Office 365 identity models – Introduction
Choosing the right authentication method for Office 365 looks simple on paper, but when you get down in the weeds and take a closer look you may realize it’s not that easy.Choosing the correct authentication method is the first concern for organizations wanting to move their apps to the cloud.
This is the continuation article for Office 365 identity model. Let us see more about the identity model in this chapter.
How Pass through authentication works
As far we know until today, the best solution form the Microsoft point of view is, to use ADFS to authenticate on-premises users for cloud services such as Azure or Office 365. This is working very well and there are many articles about how to configure the clams etc. can be found in internet and also on my Blog.
However, if a company don’t want to use ADFS for authentication, there is another way Microsoft supports, but it is not so common like the ADFS solution. In this article I want to present an alternative way using AAD with Pass-through.
Please find the whole authentication progress here,
- The user tries to access an application, for example, Outlook Web App.
- If the user is not already signed in, the user is redirected to the Azure AD User Sign-in page.
- The user enters their username and password into the Azure AD sign in page, and then selects the Sign in button.
- Azure AD, on receiving the request to sign in, places the username and password (encrypted by using a public key) in a queue.
- An on-premises Authentication Agent retrieves the username and encrypted password from the queue. Note that the Agent doesn’t frequently poll for requests from the queue but retrieves requests over pre-established persistent connection.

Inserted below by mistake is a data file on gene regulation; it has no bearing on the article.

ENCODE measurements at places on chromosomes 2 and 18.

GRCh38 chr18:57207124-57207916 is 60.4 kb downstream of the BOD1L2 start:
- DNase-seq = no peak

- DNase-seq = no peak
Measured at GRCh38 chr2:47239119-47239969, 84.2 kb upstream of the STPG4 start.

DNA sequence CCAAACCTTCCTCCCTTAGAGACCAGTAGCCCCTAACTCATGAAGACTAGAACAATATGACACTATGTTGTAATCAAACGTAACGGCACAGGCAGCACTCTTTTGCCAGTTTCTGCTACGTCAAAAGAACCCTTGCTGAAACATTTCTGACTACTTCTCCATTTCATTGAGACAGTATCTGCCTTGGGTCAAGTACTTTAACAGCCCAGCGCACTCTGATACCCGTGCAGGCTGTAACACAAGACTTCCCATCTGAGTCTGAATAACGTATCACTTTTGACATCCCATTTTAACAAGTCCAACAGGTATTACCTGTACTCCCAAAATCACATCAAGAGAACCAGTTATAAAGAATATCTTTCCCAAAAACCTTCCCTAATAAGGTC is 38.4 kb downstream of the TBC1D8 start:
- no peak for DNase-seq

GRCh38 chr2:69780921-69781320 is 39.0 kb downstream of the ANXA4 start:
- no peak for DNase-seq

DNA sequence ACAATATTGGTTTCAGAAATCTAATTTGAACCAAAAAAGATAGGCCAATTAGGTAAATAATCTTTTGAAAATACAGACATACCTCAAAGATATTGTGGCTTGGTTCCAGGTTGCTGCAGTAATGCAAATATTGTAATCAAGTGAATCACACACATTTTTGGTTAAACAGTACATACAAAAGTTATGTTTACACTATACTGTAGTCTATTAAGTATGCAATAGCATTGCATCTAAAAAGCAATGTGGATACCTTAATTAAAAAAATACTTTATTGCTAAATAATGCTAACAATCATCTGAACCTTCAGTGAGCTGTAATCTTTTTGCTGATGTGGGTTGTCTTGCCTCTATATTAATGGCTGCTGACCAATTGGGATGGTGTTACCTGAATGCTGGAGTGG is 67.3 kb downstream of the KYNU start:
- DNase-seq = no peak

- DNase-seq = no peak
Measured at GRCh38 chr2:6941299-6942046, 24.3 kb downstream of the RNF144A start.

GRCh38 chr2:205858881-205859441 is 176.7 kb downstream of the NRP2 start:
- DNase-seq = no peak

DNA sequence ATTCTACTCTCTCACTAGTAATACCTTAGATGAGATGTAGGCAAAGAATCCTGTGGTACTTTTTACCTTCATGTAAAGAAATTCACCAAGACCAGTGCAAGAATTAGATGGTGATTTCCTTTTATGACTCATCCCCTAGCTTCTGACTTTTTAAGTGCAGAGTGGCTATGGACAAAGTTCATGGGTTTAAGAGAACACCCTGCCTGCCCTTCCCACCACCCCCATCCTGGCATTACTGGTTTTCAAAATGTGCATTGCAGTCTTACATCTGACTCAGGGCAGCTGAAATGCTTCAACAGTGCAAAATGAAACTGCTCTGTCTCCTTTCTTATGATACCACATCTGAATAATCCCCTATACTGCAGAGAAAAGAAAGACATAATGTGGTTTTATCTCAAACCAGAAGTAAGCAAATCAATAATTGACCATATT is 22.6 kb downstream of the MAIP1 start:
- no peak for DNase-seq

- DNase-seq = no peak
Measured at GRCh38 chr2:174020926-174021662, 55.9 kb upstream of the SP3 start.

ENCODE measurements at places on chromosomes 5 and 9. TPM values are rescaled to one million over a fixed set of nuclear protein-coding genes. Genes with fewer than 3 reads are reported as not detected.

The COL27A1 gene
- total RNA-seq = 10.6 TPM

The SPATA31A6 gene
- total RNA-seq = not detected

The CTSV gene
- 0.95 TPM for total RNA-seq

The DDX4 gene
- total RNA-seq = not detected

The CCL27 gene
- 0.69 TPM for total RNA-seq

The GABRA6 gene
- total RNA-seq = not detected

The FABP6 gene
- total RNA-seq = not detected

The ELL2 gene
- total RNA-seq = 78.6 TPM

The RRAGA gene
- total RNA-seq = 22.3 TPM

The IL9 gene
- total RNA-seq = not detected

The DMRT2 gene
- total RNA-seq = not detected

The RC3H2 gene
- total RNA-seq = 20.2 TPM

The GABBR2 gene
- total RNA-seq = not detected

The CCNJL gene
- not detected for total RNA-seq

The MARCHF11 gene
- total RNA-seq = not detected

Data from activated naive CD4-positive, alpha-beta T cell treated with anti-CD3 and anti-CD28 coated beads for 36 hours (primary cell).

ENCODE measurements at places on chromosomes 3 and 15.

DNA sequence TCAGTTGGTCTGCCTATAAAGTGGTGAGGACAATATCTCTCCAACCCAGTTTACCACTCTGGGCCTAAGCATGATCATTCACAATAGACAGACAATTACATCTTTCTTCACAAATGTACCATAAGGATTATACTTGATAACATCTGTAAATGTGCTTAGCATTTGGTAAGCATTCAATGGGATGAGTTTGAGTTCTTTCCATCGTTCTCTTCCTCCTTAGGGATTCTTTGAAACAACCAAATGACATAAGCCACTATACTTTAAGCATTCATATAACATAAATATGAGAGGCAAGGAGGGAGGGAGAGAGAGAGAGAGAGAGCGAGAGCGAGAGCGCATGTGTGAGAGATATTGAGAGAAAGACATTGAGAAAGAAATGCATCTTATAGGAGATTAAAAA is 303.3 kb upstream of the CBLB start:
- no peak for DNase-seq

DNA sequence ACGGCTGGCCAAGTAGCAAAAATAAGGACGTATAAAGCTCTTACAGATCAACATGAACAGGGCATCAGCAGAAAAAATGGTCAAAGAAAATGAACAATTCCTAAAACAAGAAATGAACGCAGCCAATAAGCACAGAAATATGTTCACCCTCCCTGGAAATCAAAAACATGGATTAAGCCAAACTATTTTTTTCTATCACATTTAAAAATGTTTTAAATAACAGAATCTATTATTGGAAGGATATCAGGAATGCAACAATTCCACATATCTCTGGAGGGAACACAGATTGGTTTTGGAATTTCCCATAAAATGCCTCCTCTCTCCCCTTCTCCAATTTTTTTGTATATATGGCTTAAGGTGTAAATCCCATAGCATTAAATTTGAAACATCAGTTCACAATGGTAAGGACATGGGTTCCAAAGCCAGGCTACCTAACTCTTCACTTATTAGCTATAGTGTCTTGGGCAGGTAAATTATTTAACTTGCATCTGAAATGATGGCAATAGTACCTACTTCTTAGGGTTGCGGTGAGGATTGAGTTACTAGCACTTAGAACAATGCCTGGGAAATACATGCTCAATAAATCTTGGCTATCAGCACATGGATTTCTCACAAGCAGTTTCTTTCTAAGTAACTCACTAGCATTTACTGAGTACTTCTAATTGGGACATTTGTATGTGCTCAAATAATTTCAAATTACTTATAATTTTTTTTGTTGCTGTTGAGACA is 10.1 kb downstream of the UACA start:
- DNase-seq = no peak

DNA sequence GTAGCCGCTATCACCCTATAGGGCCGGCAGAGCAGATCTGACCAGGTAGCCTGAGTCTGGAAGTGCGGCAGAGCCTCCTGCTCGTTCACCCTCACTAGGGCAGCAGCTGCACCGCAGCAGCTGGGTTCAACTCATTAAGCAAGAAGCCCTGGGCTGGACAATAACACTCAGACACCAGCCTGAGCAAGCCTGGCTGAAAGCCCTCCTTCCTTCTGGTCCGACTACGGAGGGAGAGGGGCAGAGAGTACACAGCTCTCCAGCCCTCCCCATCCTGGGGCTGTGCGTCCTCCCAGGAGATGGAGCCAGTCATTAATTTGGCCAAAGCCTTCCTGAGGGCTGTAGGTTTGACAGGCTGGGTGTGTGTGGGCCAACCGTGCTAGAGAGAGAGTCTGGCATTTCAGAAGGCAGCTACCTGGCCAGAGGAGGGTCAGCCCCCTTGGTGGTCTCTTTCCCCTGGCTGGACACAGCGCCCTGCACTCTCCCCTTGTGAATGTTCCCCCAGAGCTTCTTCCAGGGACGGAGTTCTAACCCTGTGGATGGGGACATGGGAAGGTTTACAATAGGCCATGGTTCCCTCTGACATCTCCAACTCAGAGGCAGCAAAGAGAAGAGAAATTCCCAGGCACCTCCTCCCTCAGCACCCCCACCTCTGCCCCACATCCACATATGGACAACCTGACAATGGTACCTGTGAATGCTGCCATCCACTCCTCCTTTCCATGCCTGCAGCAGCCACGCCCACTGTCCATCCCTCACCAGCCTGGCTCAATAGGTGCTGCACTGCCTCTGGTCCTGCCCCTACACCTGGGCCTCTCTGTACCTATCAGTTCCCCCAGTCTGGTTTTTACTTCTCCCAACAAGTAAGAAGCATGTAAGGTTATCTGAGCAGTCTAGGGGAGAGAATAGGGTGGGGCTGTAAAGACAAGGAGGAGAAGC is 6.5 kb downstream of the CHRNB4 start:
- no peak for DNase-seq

- The agent decrypts the password by using its private key.
- The agent validates the username and password against Active Directory by using standard Windows APIs, which is a similar mechanism to what Active Directory Federation Services (AD FS) uses. The username can be either the on-premises default username, usually userPrincipalName, or another attribute configured in Azure AD Connect (known as Alternate ID).
- The on-premises Active Directory domain controller (DC) evaluates the request and returns the appropriate response (success, failure, password expired, or user locked out) to the agent.
- The Authentication Agent, in turn, returns this response back to Azure AD.
- Azure AD evaluates the response and responds to the user as appropriate. For example, Azure AD either signs the user in immediately or requests for Azure Multi-Factor Authentication.
- If the user sign-in is successful, the user can access the application.
Federated identity offers some unique security options not available in other scenarios, but it also has the most requirements in terms of server infrastructure to implement. To enable federated identity, you need to deploy Active Directory Federation Services (ADFS) in an on-premise network. A typical deployment would be a two-server farm at separate sites (Azure has an option to add a second site for single datacenter customers). Two additional servers are needed in a DMZ (demilitarized zone, sometimes referred to as perimeter network) to securely publish ADFS to the internet. Once ADFS is in place, federated identity can be enabled with a few PowerShell commands.
Similar to pass-through authentication, user logon attempts are passed back to the ADFS farm to validate against your local active directory. Outlook 2013 or later will leverage modern authentication to communicate with ADFS. Web browsers will get redirected to the ADFS server to complete their authentication. This lets you use what’s called SmartLinks technology to allow users to logon directly to SharePoint online without entering a username or password.
You also have access to security features not available in other scenarios. You can enable client access filtering which lets you restrict access to Microsoft cloud services based on IP address (commonly used for hourly employees that shouldn’t be able to check email from home). You can also integrate with on-premise multi factor authentication servers (although you should be looking at Microsoft Azure options for MFA).
- Full SSO capabilities in the web browser and Outlook.
- Advanced security configurations available including the ability to filter connection on source IP address.
- No need to sync a password hash.
- ADFS farm can be reused with other cloud services that support SAML.
- Additional infrastructure requirements.
- Additional points of failure.
- Additional cost to setup.
- SSL certificate from a public CA is required which will require periodic updating.